The short answer is ‘no’. With their bikes languishing I have had a few Bike readers ask me if their warranties can be extended. The answer there is also ‘no’.
The warranty is specified over time not mileage and unmoved bikes are, in my experience, much more likely to go wrong than regularly used bikes.
Bought a bike pre-virus?
But what if you placed the deposit on a bike in the heady days of early 2020 when you were looking forward to a summer of riding? Can those deposits be recovered? In most circumstances, the answer is again ‘no’. If the dealer can deliver the bike then you declining to take it puts you in breach of contract.
In English law if a contract can be completed, it must be completed. You will at least forfeit your deposit, and if you raided the farkles catalogue you are liable for the extras you ordered, in full. The fact your income has dried up is not a defence in English law.
While some jurisdictions will imply into a contract the concept of ‘force majeure’ that is escaping a contract due to unforeseen circumstances outside of your control, it is not implied into contract in law in England and Wales and my Scots colleagues tell me that Scots law is equally tough.
Kiss your deposit ‘bye
So, at best, if you do not want the bike and you have reserved it in person at a bike dealership the very least that you will do is kiss off your deposit and those extras you had bolted to the bike. But as you will have paid for the bolt-on goodies they are yours, but if the dealer has fitted them he is entitled to his labour costs for both fitting and removing your bits.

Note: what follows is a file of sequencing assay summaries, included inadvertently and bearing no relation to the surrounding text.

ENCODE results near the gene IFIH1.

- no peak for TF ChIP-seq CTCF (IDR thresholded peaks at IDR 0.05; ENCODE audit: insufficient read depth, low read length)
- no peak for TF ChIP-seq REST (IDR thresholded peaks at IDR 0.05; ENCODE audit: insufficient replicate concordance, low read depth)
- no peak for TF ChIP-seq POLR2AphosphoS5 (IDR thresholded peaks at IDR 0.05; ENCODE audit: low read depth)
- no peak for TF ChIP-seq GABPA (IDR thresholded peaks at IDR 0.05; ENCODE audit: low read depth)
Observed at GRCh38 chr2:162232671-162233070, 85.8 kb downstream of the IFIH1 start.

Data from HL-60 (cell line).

As a matter of strict contract law the dealer can attempt to force you to buy the bike but to do so would be odd, and expensive. The default is to keep the deposit and then sell the bike on and the law of damages for breach of contract requires the dealer to attempt to sell the bike and English law does not uphold ‘punishment’ clauses for breach of contract. The party seeking damages must show the losses are real, not dreamt up.
Cooling off periods
Do not get overly hung up on ‘cooling off periods’ – if you have gone to the motorcycle dealer’s premises and signed up for a payment plan or paid a deposit, there is no ‘cooling off’ period. If you’ve bought one via the internet or phone different rules apply and they are a lot more beneficial to you as a consumer.
I summarise but you have 14 days to cool off after delivery of the bike. There is something to be said for taking the time to look at a bike at a dealers (although obviously not right now). However, neither sign nor pay anything, instead go home and then email in that you want the bike and then do all your dealings at a distance including fund transfers and get the bike delivered to you.
Again, just for emphasis, never sign or pay for anything at the dealership. But be alert, if you order online but drop the deposit off in person, or sign the delivery order or pay a holding deposit on the premises, you are back to being totally committed to the bike.
Bike Magazine July 2020